What are the types of Inflation

Three major types of inflation are believed to account for this rise in the prices of products and services across the financial system: built-in inflation, demand-pull inflation and cost-push inflation

Built-in inflation

Presumption of inflation rates in future results in built-in Inflation. The increase in the prices of products and services leads to rise in the wages so that people can afford the rising cost of living. As a consequence, higher wages raise the cost of manufacturing, which ultimately affects the product prices. Thus, the loop begins.

Demand-pull inflation

With demand-pull inflation, the demand for goods and services exceeds the system’s capacity to generate them, putting immense pressure on prices resulting in inflation.

Cost-push inflation

Cost-push inflation occurs when the price of raw goods and services rises, thus raising the price of finished products and resulting in inflation. For instance , an oil crisis often leads to a drop in the supply of oil and a rise in the value of petroleum. The rising price of crude oil exerts immense pressure on the prices of petroleum products and services, resulting in a brief spike in inflation.

What is deflation?

Declining prices in all or most sectors of the economy result in deflation. While that might seem to be good in the short term, in the long term, unregulated inflation is much worse.

People hold off buying when prices drop because they anticipate lower prices to follow. If allowed to continue, deflation will weaken or halt the growth in the economy, which as a consequence destroys employment and cripples the economy.

Deflation can negatively affect businesses and the economy in the same way as price inflation. Deflation is also correlated with less consumer spending, which can cause businesses to take cost-cutting steps that can raise the rate of unemployment.

Can Saving account beat inflation?

Saving accounts alone cannot protect you from financial loss arising from inflation. That is because the majority of saving methods, such as savings bank accounts or PPFs, do not reliably outperform inflation over a long period of time. As a result, investing in them can enhance the portfolio, but the buying power of your money will be diminished in future.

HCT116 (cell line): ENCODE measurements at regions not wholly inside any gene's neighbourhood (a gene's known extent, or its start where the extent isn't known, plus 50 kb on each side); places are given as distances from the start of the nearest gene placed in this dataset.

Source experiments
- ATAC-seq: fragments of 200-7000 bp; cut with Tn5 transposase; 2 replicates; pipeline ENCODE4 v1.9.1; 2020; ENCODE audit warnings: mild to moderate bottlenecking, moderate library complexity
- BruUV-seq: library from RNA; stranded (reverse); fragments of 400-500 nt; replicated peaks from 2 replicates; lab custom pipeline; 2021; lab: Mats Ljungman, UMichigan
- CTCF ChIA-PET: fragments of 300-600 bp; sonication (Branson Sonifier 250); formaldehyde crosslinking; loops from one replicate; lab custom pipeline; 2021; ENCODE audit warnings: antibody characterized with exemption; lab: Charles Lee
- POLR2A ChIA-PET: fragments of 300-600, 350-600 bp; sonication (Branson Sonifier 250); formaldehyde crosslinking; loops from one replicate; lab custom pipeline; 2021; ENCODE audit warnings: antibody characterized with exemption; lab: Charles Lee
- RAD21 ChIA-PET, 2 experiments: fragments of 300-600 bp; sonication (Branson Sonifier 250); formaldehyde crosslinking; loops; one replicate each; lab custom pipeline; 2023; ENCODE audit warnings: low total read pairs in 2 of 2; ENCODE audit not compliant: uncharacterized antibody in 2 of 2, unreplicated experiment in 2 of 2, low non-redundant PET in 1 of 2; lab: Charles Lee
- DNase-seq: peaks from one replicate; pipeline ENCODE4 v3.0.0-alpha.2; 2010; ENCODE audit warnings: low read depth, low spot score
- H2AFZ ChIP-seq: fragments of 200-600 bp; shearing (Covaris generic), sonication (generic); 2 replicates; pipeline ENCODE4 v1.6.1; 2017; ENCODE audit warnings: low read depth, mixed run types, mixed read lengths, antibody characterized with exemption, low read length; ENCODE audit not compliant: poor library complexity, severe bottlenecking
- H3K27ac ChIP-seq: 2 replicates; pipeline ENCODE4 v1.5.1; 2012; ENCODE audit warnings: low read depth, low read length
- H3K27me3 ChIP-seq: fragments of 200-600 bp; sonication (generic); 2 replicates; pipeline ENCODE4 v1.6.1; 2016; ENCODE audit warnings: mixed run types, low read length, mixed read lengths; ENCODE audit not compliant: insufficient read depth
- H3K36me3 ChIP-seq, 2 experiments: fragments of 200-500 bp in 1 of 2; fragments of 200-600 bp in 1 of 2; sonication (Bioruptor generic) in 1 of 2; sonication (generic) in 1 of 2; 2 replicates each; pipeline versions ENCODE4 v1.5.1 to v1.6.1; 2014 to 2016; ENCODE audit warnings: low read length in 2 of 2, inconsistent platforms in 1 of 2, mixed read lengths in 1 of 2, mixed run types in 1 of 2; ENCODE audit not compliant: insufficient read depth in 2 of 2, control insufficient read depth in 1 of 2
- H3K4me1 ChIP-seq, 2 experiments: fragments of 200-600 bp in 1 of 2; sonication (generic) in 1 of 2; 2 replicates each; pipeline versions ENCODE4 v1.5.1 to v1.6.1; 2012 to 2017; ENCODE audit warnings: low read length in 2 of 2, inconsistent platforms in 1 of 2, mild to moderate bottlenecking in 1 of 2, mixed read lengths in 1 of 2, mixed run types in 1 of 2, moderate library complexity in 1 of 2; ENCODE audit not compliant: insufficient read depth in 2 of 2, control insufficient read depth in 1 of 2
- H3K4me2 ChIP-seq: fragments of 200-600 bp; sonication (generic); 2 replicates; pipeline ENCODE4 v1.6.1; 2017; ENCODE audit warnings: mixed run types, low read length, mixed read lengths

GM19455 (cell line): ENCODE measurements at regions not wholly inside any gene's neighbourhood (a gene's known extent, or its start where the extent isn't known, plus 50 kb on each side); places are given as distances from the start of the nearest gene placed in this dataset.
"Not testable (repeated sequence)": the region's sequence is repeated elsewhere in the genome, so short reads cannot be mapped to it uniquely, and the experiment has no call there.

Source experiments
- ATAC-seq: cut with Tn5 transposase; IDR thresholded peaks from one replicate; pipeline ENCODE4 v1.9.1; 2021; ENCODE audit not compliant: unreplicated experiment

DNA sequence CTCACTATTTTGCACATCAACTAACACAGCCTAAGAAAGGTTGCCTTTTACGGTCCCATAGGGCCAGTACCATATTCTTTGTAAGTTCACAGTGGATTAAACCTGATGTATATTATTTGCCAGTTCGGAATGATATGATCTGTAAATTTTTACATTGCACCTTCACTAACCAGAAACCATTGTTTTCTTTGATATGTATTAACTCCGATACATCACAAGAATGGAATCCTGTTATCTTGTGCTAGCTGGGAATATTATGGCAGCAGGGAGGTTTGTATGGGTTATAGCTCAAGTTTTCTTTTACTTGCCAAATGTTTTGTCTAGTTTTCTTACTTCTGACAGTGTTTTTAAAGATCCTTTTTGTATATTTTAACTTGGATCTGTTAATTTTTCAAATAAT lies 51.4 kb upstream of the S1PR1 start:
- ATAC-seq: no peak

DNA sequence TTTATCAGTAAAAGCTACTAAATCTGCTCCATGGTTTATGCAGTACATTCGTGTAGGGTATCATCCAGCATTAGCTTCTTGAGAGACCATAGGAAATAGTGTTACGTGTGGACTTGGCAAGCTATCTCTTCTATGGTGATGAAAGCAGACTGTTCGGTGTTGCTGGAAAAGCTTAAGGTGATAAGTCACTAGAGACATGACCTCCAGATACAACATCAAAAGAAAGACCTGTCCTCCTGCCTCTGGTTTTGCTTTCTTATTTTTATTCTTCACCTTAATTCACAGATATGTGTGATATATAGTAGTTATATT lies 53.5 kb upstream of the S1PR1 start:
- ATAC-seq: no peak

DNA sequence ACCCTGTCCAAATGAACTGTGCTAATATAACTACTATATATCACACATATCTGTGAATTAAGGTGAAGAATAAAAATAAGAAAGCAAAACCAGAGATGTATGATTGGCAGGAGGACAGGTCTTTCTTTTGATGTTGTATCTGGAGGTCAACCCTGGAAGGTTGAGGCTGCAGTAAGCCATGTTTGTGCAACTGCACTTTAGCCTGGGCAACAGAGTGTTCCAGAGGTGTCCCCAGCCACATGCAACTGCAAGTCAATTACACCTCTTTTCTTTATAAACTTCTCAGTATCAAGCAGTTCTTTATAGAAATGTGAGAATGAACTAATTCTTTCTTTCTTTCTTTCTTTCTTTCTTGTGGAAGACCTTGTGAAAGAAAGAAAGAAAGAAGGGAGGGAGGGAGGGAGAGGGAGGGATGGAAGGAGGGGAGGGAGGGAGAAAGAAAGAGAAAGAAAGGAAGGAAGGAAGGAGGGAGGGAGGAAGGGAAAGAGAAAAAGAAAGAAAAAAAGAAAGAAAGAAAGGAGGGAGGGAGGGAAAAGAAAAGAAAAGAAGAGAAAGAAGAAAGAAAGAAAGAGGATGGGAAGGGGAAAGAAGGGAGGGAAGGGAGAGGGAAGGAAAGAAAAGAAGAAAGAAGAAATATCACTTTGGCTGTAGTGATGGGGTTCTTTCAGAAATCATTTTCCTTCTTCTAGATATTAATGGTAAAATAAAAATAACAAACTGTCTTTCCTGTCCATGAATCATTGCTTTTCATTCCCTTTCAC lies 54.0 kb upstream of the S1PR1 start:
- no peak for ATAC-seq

While a simple savings account is an excellent way of saving money with easy liquidity, but even the top savings accounts often pay less than 3-4% interest which ensures your savings will not outperform inflation.

We always recommend that everyone should try to save at least three to six months’ of living costs as an emergency fund in a standard savings or money market account, but to fight inflation, you’ll need higher-yielding assets.

How to beat inflation:

Even with a modest inflation rate, money kept in cash or in a low-interest saving bank accounts would eventually lose its buying power. There are many ways of investing in diverse assets to beat the inflation; some of the investment avenues to beat inflation and increase your money’s purchasing power are as follows: 

Beat inflation with Mutual Funds

Making investments in stocks over a long period of time is one of the most effective strategies for beating inflation. Over the last decade, the Nifty has generated over 15% returns a year as compared to a 6-7% inflation rate. One can either purchase shares directly or through mutual funds investments. For small investors, it is prudent to invest via mutual funds, which are professionally managed.

Investors who are looking for higher risk-adjusted returns should consider equity mutual fund plans that are diversified. That being said, investment in equity mutual funds should have a minimum time period of three years, if not longer. Another way to mitigate risk is to invest in systematic investment plan or SIP. The compounding effect of these kinds of investments over time will allow you to comfortably outperform inflation.